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    The Gallery @ InKo Centre is back with its second edition of Korean flower art.

    CHOI Myung-sook, who is in town for a Ggotggozi exhibition this weekend, has been associated with the ancient Korean art form of flower arrangement for the past 40 years. “For this exhibition, about 80 kinds of flowers and flower materials, such as branches and leaves, will be brought from Korea,” says the Seoul-based artist. Among these are Azalea, Magnolia, Sunflower, Rose, Lily, Carnation, Chrysanthemum, Gerebra and Anthurium. I then ask the most obvious question about using fresh flowers in art, given that they are going to wither away, what is the longevity of her displays? “Flower art works may be regarded as “momentary” art, presenting beauty for a short period of time,” she admits but goes on to explain, “I don’t consider flower arrangement a dying art even if flower art do not last long physically once they are created.” The chairperson of the Korea ggotggozi association says that by taking photographs, every flower art work is carefully recorded. Although only flowers and floral materials from Korea are being used for the exhibition, Choi Myung-sook says that she wants to make flower art works using Indian flowers.“I hope to work with Indian floral artists in the future. It will be good to know what kinds of Indian flowers or plants are fit for Ggotggozi techniques,” she says. The InKo art centre is also starting an introductory course this July to teach basic Ggotggozi techniques for beginners.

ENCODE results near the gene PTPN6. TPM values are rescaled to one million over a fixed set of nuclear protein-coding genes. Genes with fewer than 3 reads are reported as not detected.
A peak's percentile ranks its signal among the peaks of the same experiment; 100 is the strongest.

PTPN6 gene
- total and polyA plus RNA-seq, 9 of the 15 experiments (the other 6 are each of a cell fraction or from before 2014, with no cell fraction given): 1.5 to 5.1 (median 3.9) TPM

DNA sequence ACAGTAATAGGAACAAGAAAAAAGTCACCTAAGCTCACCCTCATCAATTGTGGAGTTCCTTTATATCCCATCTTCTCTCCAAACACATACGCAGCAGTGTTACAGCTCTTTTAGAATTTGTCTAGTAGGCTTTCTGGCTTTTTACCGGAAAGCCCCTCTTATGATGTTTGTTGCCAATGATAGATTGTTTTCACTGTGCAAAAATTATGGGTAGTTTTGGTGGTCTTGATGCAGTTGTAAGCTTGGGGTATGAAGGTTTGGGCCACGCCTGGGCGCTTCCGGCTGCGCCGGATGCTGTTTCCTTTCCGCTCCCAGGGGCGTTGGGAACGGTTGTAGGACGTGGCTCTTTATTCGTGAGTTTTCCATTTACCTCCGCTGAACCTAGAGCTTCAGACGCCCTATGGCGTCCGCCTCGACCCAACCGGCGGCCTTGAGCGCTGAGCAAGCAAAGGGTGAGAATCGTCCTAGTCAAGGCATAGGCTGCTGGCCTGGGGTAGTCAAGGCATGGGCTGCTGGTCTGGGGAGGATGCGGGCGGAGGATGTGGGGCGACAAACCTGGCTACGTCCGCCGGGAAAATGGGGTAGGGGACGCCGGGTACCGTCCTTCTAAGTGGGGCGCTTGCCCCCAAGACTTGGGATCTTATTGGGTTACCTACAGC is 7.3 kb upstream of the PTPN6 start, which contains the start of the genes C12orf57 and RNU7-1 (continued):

Till June 25, 10 am onwards, The Gallery @ InKo Centre. Details: 40615500

    — Simar Bhasin

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